Before I begin, I want to take a moment to reflect on the fact this post finds you on what should be the biggest day of the year, by Christian standards. I’m humbled to be the person whose post graces this page on the Sunday of Sundays—Easter. (Or Resurrection Sunday, depending on where you go to church and what jargon they’re using.)
I wish we, as a culture, gave as much attention to the Easter season as we do to the chunk of the year that stretches from October through the beginning of January. (Formerly known as the Christmas season, but has now been broadened to The Holidays.) I challenge you Christians who read this…find your way to give Easter its due. Part of that may involve taking a step back from Christmas and making less of it. Not a popular stance, I know, but let’s face it…what could we possibly do on Easter Sunday, or even the entire holy week before, to top the spectacle Christmas has become?
And yet, Easter has so much potential in terms of emotional breadth, from the agonizing anticipation of Holy Thursday, where we can place ourselves in the garden of Gethsemane, doing our best to stay awake with our Lord, to the deep mourning of that hour when the earth shook, when those without a heaven’s eye view fled a lost battle. And finally, what greater joy and triumph to celebrate that not even death can stand in the way of the divine purpose of our risen Savior. There’s a lot of material there waiting for us to work it into a season of remembrance, thanksgiving, and jubilant rejoicing.
I pray you and yours will reflect on the multifaceted emotional experience of Easter and be blessed many times over because you did.
And now, for my un-Easter related post I put together earlier this week when I was distracted from realizing the significance of the date it would run…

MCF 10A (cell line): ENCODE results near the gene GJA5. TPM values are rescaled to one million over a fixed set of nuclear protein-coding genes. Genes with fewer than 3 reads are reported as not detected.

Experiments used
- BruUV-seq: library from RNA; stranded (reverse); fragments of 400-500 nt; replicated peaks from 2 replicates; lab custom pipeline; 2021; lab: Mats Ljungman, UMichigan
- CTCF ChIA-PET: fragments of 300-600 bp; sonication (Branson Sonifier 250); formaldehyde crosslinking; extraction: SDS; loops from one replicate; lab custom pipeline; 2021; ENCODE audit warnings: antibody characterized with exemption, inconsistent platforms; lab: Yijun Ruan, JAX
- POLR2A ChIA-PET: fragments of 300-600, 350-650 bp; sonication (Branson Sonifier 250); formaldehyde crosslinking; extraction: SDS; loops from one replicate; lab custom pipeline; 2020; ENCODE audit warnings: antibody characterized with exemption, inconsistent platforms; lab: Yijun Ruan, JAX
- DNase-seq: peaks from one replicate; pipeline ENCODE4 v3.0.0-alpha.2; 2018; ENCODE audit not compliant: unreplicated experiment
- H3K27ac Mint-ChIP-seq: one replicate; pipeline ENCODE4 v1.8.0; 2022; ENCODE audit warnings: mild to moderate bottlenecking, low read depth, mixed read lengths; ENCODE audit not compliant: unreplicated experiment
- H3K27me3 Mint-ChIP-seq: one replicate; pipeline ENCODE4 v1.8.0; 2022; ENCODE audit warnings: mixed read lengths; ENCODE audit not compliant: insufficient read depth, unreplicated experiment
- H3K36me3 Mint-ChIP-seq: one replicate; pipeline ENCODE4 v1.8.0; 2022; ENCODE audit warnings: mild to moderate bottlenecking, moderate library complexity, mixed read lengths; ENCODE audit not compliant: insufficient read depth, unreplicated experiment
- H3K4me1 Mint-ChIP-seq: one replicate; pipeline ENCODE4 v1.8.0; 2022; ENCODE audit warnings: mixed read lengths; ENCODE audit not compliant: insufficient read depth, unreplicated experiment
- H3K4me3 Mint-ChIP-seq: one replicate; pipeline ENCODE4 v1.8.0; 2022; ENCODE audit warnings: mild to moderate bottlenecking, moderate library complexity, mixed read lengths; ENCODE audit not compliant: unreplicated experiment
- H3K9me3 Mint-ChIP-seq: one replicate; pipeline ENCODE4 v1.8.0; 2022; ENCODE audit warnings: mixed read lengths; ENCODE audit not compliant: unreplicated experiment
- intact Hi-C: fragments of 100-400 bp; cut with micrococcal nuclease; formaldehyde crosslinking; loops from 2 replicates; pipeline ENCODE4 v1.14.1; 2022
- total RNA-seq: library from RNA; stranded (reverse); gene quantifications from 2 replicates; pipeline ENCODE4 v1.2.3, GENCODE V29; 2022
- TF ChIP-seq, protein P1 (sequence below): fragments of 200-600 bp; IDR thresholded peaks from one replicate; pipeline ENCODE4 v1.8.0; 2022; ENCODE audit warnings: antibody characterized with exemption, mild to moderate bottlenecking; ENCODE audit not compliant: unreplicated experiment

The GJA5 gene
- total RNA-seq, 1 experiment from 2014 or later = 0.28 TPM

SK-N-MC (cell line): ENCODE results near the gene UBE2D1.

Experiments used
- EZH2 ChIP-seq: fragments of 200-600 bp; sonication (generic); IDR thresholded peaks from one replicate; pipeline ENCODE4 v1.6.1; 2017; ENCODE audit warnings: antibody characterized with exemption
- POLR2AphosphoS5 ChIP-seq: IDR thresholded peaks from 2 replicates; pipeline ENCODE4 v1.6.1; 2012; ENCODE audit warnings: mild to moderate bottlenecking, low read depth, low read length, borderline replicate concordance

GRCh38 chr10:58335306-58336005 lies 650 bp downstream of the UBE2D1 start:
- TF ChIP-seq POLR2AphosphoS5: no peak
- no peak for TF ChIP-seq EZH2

Beyond the Ebook
One of the most energized conversations that occurred while I was at David Wolverton’s (aka David Farland) Novel Rewriting workshop over the past week was the discussion of the future of traditional publishing and trends those on the inside are smelling on the wind.
Now not much of this, beyond details and statistics I didn’t commit to memory, is new information, really. The handwriting has been on the wall for several years that the model big publishing houses are using is a broken one. Jeff Gerke has spoken on it, as did Chip MacGregor at last year’s ACFW conference. The number of books being sold in electronic formats is growing. It only comprises about 25% of the market right now, so publishers can’t just drop their print lines as assume they will survive—not yet. But the ebook phenomenon is one publishers will have to embrace to survive.
But something I’ve heard a few folks talking about that has me pretty excited is the concept of the “enhanced ebook.” A quick Google search will show you that nobody really knows what this is, because it doesn’t exist yet—at least not in the form pioneers of the concept are proposing. It doesn’t help that the concept gives many literary purists the shivers, like it’s a really big slug has just climbed onto their backs as they sunbathe by the lake.
Why would it irk the purists? Because the enhanced ebook is a product aimed solely at the masses—people who read for entertainment first. In many ways, it will behave a lot like a book, a movie trailer, a magazine hyper-focused on your area of interest, the bonus material that right now comes with DVD box sets, and an audio/visual experience all rolled into one. The written word will not be alone in this format, and for some, that will be a turn off. For many, it will be a “coolness” factor that will add value to ebooks, and hopefully help authors and publishers defeat the $2.99 principal that currently dominates the ebook market.
Because I have film and animation background, I have to admit, I get excited when people start talking about merging books with other media. Does it cheapen the value of the written word to pair it with video enhancements? Not in my opinion. The content will still have to pass muster to make it into this format. Will people who don’t normally shop for hardback books be drawn to the concept of enhanced ebooks? They just might.
It’s all a guessing game for now, but it’s a guessing game in which I want to be riding shotgun as it hits the gas. Life gives me plenty of areas where I’ve felt I’m chasing after the rear bumper of the concept and just trying to catch hold. I fully intend to do everything I can to be in the right place at the right time as the ebook phenomenon evolves. I have a sneaking suspicion my future as an author hinges on it.